Change your life today. Don’t gamble on the future, act now, without delay.Simone de Beauvoir
Change is not easy.
Most of us would prefer to keep things right where they are. We’d rather not, thank you very much, risk change that might bring on unsettling feelings of having no clue what we’re doing, or worse, having to start all over again. Kind of like when you choose that card in Monopoly – go to jail, directly to jail, do not pass go, do not collect $200.
When I started walking the Pacific Crest Trail last July, it was all about survival of my spirit. If I could just get out of town for a few weeks and start walking again, I might clear my head and maybe the drastic changes happening in my life that were making me sit bolt upright in bed every night in a state of panic, would just go away.
I bought a one-way ticket to Bellingham, Washington and planned to carpool with a trail angel who organized a caravan of rented vans. She ferried thirty hikers to the trailhead at Hart’s Pass. I was surprised by the number of us and soon learned that there was only a handful actually starting the trail. Most of the hikers were what we called “flippers,” hikers who needed to change their intended route because moving forward was impossible.
The metaphor in that bleak moment of my life was not lost on me. Circumstances beyond their control forced them to reckon with the situation, make a decision, and act. Not everyone was happy or comfortable with what needed to be done, but they figured things out and finally placed themselves over a thousand miles from where they left off.
The solution was never a guarantee. For some who flipped from the impenetrable Sierra to Oregon, they came into deep snow that slowed progress to a post-holing crawl. Those who came further, to Northern Washington, likely made the best choice, even though the weather was iffy. But there was no way to know for sure when they made their decision.
I met lovely Melinda and Henry at the home of Karl and Heidi, trail angels with an enormous house and enormous hearts. I was so taken with this young couple’s can-do spirit and sense of adventure, the shocking obstacles they overcame to get as far as they did, and their humility in realizing thru-hiking is a personal and private choice, in many ways. One not always embraced by everyone.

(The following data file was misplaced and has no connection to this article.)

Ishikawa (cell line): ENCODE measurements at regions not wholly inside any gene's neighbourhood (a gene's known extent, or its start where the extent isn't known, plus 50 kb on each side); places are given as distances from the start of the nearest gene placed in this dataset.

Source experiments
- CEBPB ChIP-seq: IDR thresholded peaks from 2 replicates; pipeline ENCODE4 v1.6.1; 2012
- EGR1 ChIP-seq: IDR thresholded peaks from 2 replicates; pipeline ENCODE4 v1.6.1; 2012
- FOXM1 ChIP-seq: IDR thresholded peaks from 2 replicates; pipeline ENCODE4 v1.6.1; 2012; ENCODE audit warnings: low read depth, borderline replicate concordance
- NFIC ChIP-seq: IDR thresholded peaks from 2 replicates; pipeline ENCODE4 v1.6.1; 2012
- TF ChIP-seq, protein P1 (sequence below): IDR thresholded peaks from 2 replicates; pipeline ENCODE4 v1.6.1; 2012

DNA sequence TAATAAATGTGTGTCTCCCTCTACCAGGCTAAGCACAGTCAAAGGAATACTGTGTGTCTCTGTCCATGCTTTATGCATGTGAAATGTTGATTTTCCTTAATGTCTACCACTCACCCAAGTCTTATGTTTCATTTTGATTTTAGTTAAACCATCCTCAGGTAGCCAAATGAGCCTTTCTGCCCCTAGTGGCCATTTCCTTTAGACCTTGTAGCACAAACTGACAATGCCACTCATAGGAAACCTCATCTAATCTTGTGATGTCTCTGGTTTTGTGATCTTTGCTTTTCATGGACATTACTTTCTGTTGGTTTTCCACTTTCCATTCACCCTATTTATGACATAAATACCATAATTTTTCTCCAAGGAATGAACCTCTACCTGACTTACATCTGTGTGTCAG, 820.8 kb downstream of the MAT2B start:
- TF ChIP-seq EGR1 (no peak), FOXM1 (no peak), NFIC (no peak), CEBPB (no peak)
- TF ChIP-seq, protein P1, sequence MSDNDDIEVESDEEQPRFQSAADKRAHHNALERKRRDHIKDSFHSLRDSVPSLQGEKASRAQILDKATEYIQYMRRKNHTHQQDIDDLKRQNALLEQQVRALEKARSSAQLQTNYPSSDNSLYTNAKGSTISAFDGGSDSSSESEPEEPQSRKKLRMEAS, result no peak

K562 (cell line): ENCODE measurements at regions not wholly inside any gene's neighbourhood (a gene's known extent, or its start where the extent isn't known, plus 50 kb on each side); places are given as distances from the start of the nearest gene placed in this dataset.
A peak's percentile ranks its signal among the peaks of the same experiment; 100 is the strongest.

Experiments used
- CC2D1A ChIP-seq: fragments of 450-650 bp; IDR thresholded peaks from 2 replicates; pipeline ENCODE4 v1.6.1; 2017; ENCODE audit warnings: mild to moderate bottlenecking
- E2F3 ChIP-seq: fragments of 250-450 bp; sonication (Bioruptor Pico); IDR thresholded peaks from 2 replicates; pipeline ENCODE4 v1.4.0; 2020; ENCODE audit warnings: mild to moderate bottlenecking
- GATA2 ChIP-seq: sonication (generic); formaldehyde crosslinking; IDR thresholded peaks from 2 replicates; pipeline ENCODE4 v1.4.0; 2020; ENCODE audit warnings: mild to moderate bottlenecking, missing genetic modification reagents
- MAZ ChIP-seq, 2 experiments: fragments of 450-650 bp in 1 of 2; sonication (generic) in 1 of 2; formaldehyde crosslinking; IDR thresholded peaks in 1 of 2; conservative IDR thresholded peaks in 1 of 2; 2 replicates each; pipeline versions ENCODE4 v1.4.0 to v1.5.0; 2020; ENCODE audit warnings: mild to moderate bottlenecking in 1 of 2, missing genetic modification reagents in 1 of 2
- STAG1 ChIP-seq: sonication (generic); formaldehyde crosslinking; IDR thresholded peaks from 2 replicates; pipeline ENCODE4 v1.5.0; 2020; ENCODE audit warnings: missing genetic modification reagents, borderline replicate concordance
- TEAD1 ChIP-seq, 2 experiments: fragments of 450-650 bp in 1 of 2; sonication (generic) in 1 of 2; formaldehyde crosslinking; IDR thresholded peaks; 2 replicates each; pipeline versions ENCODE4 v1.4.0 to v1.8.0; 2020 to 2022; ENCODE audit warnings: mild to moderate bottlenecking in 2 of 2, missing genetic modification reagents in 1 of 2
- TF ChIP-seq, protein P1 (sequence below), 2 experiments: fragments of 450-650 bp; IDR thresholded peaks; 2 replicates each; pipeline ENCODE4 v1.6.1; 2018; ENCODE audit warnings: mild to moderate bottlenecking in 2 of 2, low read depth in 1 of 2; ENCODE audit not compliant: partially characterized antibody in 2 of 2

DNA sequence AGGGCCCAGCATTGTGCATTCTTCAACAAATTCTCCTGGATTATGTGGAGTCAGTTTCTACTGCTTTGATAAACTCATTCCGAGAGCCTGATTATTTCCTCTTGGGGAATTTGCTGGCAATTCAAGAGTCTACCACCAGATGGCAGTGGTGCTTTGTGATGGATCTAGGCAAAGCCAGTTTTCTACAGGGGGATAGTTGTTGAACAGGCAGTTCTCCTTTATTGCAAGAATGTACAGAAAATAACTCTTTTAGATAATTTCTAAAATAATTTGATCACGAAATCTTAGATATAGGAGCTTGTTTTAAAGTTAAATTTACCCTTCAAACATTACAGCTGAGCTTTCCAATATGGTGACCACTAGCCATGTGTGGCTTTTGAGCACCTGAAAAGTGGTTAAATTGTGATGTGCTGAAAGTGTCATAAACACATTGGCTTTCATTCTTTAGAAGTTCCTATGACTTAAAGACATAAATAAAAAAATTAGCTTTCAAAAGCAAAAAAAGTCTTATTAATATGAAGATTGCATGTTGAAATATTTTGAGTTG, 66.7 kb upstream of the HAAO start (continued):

I was particularly struck with their newfound knowledge of how little they actually matter in the large scheme of things. And I mean this in a kind way, not cynical or despairing. It might be a good thing to realize that all the striving and trying to be liked in our lives is such wasted energy and is completely useless when backpacking.
On the trail, Melinda was applying for medical school. In her interviews, the committees she spoke with had no context for what she was doing taking a half year to walk the PCT. Henry quit a very stressful job in criminal justice and seemed to be burning out, but was surprised how easy it was, to simply go.
Wilderness can make us feel very small, as can our bosses and colleagues going on with their own lives and barely missing us while we’re gone. While there is sadness in that realization, I think it also frees us to be who we truly are in the short time we’re given on this earth, to discover what makes us tick and gives us joy. In essence, to be Blissful Hikers.
I never saw Melinda or Henry again. They either decided to skip the extra thirty-one miles north to touch the Canadian border and just headed south right away, or they walked so much faster than me, I missed them entirely.
But that is the nature of thru-hiking – people come in and out of our lives, oftentimes right when we need to meet them, sharing a piece of themselves that makes an impression and teaches us something. For me, it was about finding out what really matters.
And also to laugh a lot on the way to finding that out.
The Blissful Hiker hits the airwaves…well, the internet, anyway…a new podcast!
The Pee Rag ❤︎ Unfiltered Tales of the Blissful Hiker.
Long distance backpacker and essayist Alison Young reveals the truth behind the unglamorous – but fulfilling – life of a full-time-pedestrian.